Health and care chiefs from across
the North East and North Cumbria are asking people to #DoYourBit to
protect yourself, your loved ones and your community by having a
free flu vaccination this winter.
The plea comes as the region starts
its biggest ever flu vaccination programme with more people
eligible for the free vaccine this year and amid concerns the
months ahead could be tough in light of COVID-19.
Lead for the North East and North
Cumbria Flu Board and local GP, Dr Neil O'Brien, said: "This year
it's never been more important for people to take up the offer of a
free flu vaccination. Flu spreads easily, it can be very serious
and even kill.
"For some people flu can be as
serious as COVID-19 and those most at risk from flu are also more
vulnerable to COVID-19. Having the flu vaccination is still the
most safe and effective way of protecting yourself and others. And
contrary to what people think the vaccine doesn't give you
"Like COVID-19 - you can have no flu
symptoms but you are still able to still spread flu to your friends
and family. So, not only is it important that people get the
vaccine but that they continue to wash their hands and socially
distance. If you sneeze - remember to catch it, bin it and kill it.
Doing all of these things will help to protect you from
Health and care organisations are
also reassuring the public that it's safe to have the vaccine -
with robust infection control and social distancing measures in
place across the region.
Neil added: "Because of COVID-19
things may look a bit different this year but wherever you receive
your flu vaccination our teams will be making sure that there are
strict infections control procedures in place so there is no need
to be worried about coming along for the vaccine.
"You will notice staff wearing some
PPE, such as a face mask, but it's also important for people who
are receiving their vaccine to do their bit by wearing a face
covering and follow rules on social distancing."
For the vast majority of people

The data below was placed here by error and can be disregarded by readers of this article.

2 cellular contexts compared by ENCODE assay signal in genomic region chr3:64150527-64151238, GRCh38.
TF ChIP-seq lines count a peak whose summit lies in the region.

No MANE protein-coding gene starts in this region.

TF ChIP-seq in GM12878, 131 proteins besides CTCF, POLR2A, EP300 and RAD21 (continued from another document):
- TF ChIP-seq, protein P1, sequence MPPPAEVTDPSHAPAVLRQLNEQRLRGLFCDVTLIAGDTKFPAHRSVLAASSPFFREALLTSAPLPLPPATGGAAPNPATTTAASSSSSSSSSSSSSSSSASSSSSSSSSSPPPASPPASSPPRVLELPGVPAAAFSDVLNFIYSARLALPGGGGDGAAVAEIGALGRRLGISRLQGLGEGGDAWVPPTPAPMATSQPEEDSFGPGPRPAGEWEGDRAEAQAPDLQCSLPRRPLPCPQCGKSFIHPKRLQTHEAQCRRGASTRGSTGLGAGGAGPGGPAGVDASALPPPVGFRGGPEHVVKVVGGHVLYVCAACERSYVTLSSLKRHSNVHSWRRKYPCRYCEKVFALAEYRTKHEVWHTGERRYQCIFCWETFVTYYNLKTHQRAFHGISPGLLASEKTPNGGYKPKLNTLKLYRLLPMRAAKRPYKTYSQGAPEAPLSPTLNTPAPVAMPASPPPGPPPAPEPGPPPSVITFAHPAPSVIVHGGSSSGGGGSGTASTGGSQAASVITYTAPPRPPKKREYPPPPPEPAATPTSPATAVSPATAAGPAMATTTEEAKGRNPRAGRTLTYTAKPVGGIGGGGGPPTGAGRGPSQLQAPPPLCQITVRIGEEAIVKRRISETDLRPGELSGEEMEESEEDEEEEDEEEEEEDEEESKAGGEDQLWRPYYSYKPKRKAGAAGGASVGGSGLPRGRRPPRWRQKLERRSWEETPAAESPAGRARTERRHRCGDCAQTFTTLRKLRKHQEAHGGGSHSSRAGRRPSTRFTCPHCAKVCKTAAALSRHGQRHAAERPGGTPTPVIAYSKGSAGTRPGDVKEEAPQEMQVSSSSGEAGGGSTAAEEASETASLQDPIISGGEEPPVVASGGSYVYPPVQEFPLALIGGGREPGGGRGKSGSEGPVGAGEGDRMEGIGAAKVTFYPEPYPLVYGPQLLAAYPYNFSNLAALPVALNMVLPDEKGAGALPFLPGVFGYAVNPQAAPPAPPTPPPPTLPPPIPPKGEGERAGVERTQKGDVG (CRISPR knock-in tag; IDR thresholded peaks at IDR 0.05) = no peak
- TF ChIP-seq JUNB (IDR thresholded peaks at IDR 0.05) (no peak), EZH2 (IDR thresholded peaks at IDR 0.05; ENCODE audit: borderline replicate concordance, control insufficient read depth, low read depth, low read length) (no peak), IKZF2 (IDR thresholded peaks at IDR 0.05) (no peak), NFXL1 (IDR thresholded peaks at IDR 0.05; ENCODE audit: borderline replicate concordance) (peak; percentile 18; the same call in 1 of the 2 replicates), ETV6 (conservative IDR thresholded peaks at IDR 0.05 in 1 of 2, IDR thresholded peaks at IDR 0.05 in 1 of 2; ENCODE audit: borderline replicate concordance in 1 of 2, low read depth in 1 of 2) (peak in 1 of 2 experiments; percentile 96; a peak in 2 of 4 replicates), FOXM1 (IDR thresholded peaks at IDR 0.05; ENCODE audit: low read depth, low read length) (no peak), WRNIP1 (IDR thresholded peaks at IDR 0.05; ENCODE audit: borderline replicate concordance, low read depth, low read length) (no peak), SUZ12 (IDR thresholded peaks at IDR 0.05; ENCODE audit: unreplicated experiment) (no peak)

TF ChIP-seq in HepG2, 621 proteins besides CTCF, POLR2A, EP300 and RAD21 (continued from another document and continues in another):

across the region, the vaccination will be provided by GP practices
or pharmacies. Pregnant women will be offered the vaccination
through their maternity services and some patients may be offered
the vaccine while attending hospitals and other
Neil added: "In some cases
vaccinations may be given by someone different or somewhere
different - so that we don't have lots of people in waiting areas
and to ensure we get as many people vaccinated as possible. In some
areas we will be asking people not just to turn up but to check
arrangements being made by their GP practice or pharmacist
The annual vaccine works by boosting
antibodies, helping the body to fight off the virus, and it is free
for people who are at increased risk from the effects of flu. The
vaccine is safe and doesn't give you flu. Some people may
experience a mild fever, up to 48 hours after having their jab, as
their immune system responds to the vaccine, but this is not
You should have the flu vaccine if
vaccine is also free on the NHS for some children including those
aged 2-3 years, all primary aged school children and year 7 pupils.
Young children are able to spread the virus for up to 10 days so it
is important to have them vaccinated to protect older more
vulnerable members of the community. Parents are being asked to
look out for information about the vaccination programme and to
sign the consent form which will give permission for their child to
have the vaccine at school.
28th Sept 2020
'The treatment I have received from all the staff has been
excellent and could you extend my thanks to them all. A very
thankful and relieved patient'.
Patient, Dermatology Outpatients Department, University Hospital
of North Durham